Aldric drew her against him and cut her thoughts short.  His fingers speared through the damp tangles of her hair making her tense on instinct.  Without warning, his arms wrapped around her and squeezed like a snake constricting its prey.  Claire whimpered, terrified he’d somehow found out about her secret—her dirty, shameful secret.

She hated them.

Philomena’s cries grew louder still.  Wetness trickled down Claire’s bosom. It seeped through the thin nightie in blossoming stains, stains that threatened to purge her soul.  Hot crimson flooded her cheeks, bringing a hint of warmth not found in the air.  It wasn’t enough to chase away the cold that settled into her whenever those bloodcurdling wails pierced her ears.  The fires of Hell itself couldn’t banish those chills.

Aldric tipped her chin, forcing her gaze to meet his.  Claire trembled beneath his touch, fear and revulsion wreaking havoc on her frazzled system.  Her breath caught with a hitch and she prayed he couldn’t see through her thin disguise.  His eyes gave nothing away, but something sinister rose in their depths.

A scream bubbled against Claire’s lips.

“The baby needs you.”

For a moment, confusion obscured her thoughts.  Baby?  What baby?  Then, realization sank in, dropping like weighted lead through her heart.

Philomena.

With rubbery legs, Claire stood.  She forced a smile for Aldric’s benefit though every fiber in her being tingled with nervous tension, screaming at her to run; run as far, and as fast, as she could.  Each step made her feel as though she were falling forever downward into an eternal abyss.  The urge to flee tore through her in ragged bolts, errant surges of electricity and impulse.  Yet, she couldn’t break free.  Her body, weak and pathetic, betrayed her.  It answered the call of the soulless and damned.

She inched into the hall, flipping the switch on her way past.  Soft, welcoming light flooded the corridor, but the shadows still remained.  They always remained.  Claire shuffled forward, one foot at a time.  The movements stiff and robotic, disassociated from her own body, as if she were sleepwalking or moving in a trance.  She wished that was the case: that she could somehow wake from the nightmare . . . that Aldric and Philomena would somehow disappear and let her gather the few shards of sanity that remained.

Why had she not listened to that screaming voice of conscience?  She had known since day one that something was wrong . . . terribly wrong.  Aldric had been too good to be true.  Yet, like a fool, she kept coming back for more.  She had believed his lies, his seductive coos, and promises of love.  One icy touch had sent all sense of reason into permanent hibernation.  His pale, penetrating eyes had hypnotized, immobilized, and now she was trapped in a nightmare from which she would never awake.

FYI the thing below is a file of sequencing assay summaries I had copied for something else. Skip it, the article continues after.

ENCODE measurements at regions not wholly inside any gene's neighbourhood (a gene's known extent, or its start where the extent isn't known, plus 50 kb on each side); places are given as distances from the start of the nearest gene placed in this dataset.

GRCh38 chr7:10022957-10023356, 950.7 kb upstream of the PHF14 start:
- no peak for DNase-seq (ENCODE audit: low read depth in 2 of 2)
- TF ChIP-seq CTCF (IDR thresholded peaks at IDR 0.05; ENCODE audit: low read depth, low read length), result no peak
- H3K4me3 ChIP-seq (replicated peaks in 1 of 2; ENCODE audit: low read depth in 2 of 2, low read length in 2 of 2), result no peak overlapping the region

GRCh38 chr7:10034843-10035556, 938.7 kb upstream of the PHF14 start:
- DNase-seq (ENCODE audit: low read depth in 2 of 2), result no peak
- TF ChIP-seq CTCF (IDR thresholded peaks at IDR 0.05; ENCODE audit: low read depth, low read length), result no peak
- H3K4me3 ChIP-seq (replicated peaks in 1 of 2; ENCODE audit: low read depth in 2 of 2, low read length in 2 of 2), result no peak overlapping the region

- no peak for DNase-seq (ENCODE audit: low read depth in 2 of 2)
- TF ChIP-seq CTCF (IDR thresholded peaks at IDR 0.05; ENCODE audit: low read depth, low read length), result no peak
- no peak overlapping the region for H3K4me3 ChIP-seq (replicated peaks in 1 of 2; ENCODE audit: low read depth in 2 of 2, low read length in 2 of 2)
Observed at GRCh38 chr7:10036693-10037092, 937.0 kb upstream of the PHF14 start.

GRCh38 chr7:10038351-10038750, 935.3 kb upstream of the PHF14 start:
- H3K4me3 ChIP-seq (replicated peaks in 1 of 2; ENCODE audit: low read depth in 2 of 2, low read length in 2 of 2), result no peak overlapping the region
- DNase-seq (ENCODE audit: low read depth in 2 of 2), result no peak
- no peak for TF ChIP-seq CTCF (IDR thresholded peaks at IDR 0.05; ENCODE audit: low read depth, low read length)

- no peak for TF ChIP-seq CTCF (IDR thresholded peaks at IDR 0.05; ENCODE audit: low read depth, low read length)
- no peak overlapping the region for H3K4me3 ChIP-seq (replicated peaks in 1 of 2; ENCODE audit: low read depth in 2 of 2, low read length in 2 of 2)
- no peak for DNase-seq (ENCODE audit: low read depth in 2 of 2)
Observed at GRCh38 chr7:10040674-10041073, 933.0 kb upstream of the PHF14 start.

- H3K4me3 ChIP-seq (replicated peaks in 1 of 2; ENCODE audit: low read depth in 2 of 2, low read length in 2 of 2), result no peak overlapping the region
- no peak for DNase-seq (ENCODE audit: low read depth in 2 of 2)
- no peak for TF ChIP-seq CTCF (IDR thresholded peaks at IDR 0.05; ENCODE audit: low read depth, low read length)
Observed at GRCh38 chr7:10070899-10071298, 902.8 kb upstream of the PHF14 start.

Claire’s eyes drifted shut when another heinous wail lanced the silence.  Her blood turned frigid as if glaciers crept through her veins.  She shook, the aftershock rippling through her body in an uneasy tide. Beneath the demanding scream, something else rose.  A whimper echoed in her ears, the soft, pleading noise similar to a frightened animal.  It took Claire a moment to realize the sound emanated from her own throat.  Ashamed at her cowardice, and terrified Aldric would speed her progress along, she crept forward.

The antique doorknob rattled in her grasp.  She hated the old, rundown house almost as much as she hated its occupants.  The brass chilled her palm, sending another frigid stab of fear straight through her heart.  Her nightgown clung to her flesh, saturated with a mixture of milk and stinking sweat as Philomena’s shrieks grew more savage, and with the last bit of latent courage that remained, Claire pushed the door open.

An arctic blast assailed her, driving the breath from her body in frosty plumes.  Low bursts of fog rose above the crib in the center of the room, growing with each lofty scream.  Claire stared in horror through the thin, wooden rails, watching Philomena’s pale fists pump in the air.  Her heart seized in her chest as that monstrous head turned at the intrusion and the baby fixated her with an accusing glare.  Silvery blue eyes, so light they were almost clear, shone with anger and hatred.

It took every ounce of strength she had not to turn tail and run.

Claire edged forward, one hand held out in uncertainty, as if she could somehow placate the beast.  Her heart jack hammered against her chest and cinched with pain.  Tears stung her eyes, but she was certain they looked nothing like the watery graves her daughter boasted.  A muffled sob vibrated in the hollow of her throat, and Claire fought the familiar mixture of dread and horror that consumed her whenever she dared too close to the room.  She ached to offer a reassuring coo, to pick the child up and nurse her with all the love and care of a normal mother, but she couldn’t.  She hated the caterwauling beast confined in its crib.  The mere thought of touching it made Claire’s skin crawl as if infected by maggots.

Fighting a wave of rising gorge, she pressed forward.  Philomena stared up at her, her colorless eyes brimming with resentment.  Gaunt, pinched features twisted with fury as she screamed.  Claire’s hands twitched at her sides.  The urge to suffocate the monster surged through her veins.  Somehow, she had to rid the world of the miscreation sprawled before her, undo the damage she had done.  There had to be a way . . .